Drugs for Africa: A Modest Proposal
The problem is resale. How can the drug company be sure that the drugs it sells at a cheap price in Zambia don't get resold in France or the U.S., reducing the quantity it can sell in those countries at a high price? One possible solution is to control distribution; once the drug is in the patient it cannot be resold. But that may be difficult to do in poor countries, lacking the infrastructure to monitor what happens to the drugs once they get there.
I have another solution. Let charitable donors in rich countries buy out the patent on the second best AIDS drug or combination of drugs and public domain it—let anyone who wants make it. Buying the second best drug should not be that expensive, since it probably is not making much money any more. And even if the same company owns the first best drug, it should not lose too many sales, since most customers who can afford the best drug will keep taking it.
This proposal has one large advantage over the usual alternative of forcing drug companies to make their drugs available at a low price in poor countries, with the threat that if they do not the countries in question will simply refuse to enforce their patents. That proposal makes the development of new drugs less profitable and so buys a short run gain in availability at the long run cost of slowing the development of new drugs. It could be a very large long run cost if the practice spreads from very poor countries up to less poor countries.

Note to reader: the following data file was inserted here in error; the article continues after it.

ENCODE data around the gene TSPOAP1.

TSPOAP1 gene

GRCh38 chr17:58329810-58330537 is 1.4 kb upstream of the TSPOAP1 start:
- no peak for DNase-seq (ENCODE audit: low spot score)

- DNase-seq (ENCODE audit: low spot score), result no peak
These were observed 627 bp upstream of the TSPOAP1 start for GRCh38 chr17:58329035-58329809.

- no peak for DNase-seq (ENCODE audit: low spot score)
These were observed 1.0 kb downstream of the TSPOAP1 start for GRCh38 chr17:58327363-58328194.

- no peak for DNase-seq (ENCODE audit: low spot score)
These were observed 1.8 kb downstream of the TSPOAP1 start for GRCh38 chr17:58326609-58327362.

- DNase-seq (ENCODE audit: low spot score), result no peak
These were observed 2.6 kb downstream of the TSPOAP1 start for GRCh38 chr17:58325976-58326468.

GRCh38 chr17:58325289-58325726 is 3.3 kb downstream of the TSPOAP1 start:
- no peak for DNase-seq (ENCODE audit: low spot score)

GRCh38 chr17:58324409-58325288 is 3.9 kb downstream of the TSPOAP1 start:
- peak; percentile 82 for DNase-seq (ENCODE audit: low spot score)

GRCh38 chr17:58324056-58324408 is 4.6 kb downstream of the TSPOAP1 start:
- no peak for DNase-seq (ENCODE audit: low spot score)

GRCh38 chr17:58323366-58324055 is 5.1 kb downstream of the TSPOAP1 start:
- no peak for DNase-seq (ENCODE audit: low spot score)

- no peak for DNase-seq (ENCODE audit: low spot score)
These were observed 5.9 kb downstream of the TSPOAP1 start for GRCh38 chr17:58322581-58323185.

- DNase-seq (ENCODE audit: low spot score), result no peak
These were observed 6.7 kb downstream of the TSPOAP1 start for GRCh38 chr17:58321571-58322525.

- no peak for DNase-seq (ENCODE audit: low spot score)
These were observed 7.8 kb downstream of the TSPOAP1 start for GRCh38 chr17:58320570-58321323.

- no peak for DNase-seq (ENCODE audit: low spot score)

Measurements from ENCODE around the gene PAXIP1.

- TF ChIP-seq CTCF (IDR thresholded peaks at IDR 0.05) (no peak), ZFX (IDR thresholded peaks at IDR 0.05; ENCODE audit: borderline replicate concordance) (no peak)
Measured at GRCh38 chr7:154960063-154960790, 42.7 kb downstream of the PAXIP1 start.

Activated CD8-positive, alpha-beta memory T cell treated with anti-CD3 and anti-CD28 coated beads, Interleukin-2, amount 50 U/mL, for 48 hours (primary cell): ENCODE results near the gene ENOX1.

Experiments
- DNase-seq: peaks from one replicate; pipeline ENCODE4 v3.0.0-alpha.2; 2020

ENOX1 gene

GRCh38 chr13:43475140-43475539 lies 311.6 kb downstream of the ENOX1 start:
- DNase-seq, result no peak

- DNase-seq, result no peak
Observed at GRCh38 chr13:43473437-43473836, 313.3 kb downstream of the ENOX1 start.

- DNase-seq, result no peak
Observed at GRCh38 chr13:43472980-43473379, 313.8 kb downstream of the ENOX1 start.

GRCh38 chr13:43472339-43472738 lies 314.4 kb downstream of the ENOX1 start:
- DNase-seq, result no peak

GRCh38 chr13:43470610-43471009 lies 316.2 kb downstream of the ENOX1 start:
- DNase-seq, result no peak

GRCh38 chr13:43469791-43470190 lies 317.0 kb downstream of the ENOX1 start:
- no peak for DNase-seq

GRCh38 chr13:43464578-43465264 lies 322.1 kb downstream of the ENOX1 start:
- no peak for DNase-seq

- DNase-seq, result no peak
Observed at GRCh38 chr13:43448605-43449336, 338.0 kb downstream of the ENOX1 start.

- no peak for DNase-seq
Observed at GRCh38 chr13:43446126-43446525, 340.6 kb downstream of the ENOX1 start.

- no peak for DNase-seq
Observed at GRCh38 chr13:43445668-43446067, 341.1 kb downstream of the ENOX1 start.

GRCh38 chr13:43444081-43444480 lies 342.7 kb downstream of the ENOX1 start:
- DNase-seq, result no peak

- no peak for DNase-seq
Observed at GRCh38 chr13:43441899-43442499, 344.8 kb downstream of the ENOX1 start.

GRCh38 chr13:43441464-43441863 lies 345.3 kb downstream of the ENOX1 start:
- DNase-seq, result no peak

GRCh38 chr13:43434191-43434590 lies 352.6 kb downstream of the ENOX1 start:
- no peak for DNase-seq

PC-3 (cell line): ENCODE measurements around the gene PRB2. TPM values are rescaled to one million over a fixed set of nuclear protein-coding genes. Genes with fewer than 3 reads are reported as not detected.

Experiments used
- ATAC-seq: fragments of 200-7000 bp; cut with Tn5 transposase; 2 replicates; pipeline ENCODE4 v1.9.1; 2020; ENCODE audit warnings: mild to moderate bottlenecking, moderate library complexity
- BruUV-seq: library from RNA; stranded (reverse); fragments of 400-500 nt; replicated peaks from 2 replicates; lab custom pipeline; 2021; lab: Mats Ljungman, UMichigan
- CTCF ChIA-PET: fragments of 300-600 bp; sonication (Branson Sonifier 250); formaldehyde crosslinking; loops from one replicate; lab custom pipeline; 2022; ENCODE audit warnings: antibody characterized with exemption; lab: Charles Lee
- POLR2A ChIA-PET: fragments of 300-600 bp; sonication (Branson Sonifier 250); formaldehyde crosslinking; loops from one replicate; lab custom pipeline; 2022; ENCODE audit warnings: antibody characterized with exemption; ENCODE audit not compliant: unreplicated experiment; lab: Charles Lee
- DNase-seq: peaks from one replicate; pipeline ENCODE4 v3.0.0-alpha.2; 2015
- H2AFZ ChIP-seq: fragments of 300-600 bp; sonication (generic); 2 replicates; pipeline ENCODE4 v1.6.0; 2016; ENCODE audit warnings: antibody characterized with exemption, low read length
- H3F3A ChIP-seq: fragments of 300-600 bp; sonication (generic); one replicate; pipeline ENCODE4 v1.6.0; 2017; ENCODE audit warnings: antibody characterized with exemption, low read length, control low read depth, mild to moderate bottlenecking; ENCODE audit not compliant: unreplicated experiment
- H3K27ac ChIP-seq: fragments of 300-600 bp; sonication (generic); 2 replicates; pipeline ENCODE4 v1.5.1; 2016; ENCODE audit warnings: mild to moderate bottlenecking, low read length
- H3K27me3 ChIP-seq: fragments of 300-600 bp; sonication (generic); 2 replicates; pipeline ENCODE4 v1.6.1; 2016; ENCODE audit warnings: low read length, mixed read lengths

My proposal, on the other hand, makes the development of drugs more profitable. You can not only make money on your drug until a competitor brings out something better, you can even get a little more money at that point by selling it to the Gates Foundation or some similar organization.
While on the subject, I have a second suggestion, this one intended to make drugs more available for both rich people and poor people. FDA rules on testing should be designed to encourage drug companies to make not yet approved drugs available abroad in order to use the information so generated to meet the requirements for approval in the U.S. That would bring down the cost of finding out whether new drugs are safe and getting them approved. At the same time it would provide low cost—albeit somewhat risky—drugs for people in poor countries.
My previous post discussed a conflict between good economics and good rhetoric, between an argument that was right and one that was persuasive. These proposals face similar problems. Opponents will argue that it is unjust for rich people to get the best drugs and poor people the second best—even if the realistic alternative is poor people not getting any drugs at all. They will make good demagogic use of the idea that it is wicked to use human beings as guinea pigs for potentially dangerous drugs—despite the fact that using humans as guinea pigs is the only way we have of finding out whether or not drugs are safe.